* C$ pares gains to $1.0221
* Bond prices slide as risk appetite gains
* Canada government hit with formal contempt charge
* Budget could decide fate of government (Updates to midafternoon)
TORONTO, March 21 (Reuters) - The Canadian dollar pared gains against the U.S. currency early on Monday afternoon after a special parliamentary committee declared Canada's minority government to be in contempt, which the market saw as a possible election trigger.
The committee, however, stopped short of trying to bring down the governing Conservatives over the contempt finding. It ruled the government had wrongly withheld information about the cost of a program to increase the number of prison cells. [ID:nN2129965]
"You're getting all these things that are lining up to be potential Canadian dollar negatives. Here's the first one," said John Curran, senior vice president at CanadianForex.
The Canadian dollar fell about 30 ticks to as low as C$0.98 as the minority Conservative government looks set to face at least two parliamentary confidence votes this week and the chances of it surviving beyond Friday are uncertain at best.
A second risk lies with Finance Minister Jim Flaherty's budget, due on Tuesday at 4 p.m. (2000 GMT). It is likely to show that Ottawa is cutting its deficit and may contain a sprinkling of targeted measures to bolster economic recovery. [ID:nN16271484]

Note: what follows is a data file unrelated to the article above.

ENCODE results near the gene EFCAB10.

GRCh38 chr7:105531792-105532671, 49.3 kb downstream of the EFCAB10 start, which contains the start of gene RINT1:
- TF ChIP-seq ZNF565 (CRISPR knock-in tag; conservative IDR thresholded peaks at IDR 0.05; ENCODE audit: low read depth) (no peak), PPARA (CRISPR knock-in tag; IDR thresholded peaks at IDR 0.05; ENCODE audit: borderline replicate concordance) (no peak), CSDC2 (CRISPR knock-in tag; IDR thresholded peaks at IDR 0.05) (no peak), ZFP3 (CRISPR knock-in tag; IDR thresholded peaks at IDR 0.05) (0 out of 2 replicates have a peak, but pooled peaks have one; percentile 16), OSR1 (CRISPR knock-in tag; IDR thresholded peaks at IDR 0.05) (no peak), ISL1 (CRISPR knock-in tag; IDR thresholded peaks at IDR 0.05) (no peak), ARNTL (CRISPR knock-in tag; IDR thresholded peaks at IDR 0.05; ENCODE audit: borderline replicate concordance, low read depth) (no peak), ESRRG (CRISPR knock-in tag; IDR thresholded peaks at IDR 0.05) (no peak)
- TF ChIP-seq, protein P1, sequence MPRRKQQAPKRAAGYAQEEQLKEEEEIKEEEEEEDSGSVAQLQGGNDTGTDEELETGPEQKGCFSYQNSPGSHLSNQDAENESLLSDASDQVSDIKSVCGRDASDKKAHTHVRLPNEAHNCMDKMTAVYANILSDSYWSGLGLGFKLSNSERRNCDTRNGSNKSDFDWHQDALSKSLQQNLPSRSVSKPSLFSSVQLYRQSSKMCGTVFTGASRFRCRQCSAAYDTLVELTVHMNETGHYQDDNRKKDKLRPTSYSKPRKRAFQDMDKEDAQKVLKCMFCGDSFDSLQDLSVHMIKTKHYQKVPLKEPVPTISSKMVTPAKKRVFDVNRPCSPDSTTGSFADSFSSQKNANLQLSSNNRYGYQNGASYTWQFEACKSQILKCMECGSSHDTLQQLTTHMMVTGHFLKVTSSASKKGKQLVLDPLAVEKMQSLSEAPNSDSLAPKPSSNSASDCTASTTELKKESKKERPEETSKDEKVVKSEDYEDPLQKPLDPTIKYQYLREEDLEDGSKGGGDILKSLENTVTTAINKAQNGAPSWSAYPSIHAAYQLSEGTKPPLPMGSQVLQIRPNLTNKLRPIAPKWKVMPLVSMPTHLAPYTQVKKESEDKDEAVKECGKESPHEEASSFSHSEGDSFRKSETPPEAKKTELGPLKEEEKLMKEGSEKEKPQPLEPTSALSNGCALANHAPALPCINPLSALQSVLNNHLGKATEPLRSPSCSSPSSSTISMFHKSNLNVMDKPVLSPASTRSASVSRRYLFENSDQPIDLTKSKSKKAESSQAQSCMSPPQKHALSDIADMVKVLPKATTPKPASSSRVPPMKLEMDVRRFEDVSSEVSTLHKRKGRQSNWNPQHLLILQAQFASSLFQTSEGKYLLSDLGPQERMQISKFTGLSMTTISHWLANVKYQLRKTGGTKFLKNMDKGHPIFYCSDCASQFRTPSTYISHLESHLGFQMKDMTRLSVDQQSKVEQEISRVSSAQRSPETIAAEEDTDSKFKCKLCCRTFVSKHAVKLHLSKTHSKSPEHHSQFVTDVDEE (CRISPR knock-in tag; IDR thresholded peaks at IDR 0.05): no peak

Still, the currency was still up from Friday's close, rebounding from last week's sell-off against its U.S. counterpart, bolstered by firm commodity prices and developments in strife-torn Libya and quake-stricken Japan.
At 2:05 p.m. (1805 GMT), the Canadian currencywas at C$0.9784 to the U.S. dollar, or $1.0221, up from Friday's North American finish of C$0.9861 to the U.S. dollar, or $1.0141. Earlier, it had risen as high as C$0.9750 to the U.S. dollar, or $1.0256, it highest point in almost a week.
Oil, a key driver for the commodity-linked Canadian dollar, rose following a wave of United Nations-mandated airstrikes on Libya and as unrest in the Middle East fueled worries about the region's oil supply. For more see [O/R] and [ID:nLDE72J0RL].
Concerns about a nuclear power station crisis in Japan eased somewhat, lifting market sentiment.
"Canada is doing well overall but these recent events may provide some uncertainty and weaken off Canada in the medium term," Curran said. "Longer term, Canada should outperform. We may just need to go through a few bumps in the road beforehand."
Canadian bond prices fell across the curve, in step with U.S. Treasury prices, which dipped as risk appetite improved over progress in Japan's nuclear crisis and hope that intervention in Libya could help ease tensions. [US/]
Investors also shifted back into stock markets.
The interest rate-sensitive two-year bonddropped 12 Canadian cents to yield 1.668 percent, while the 10-year bond slipped 19 Canadian cents to yield 3.194 percent. (Reporting by Ka Yan Ng; editing by Peter Galloway)
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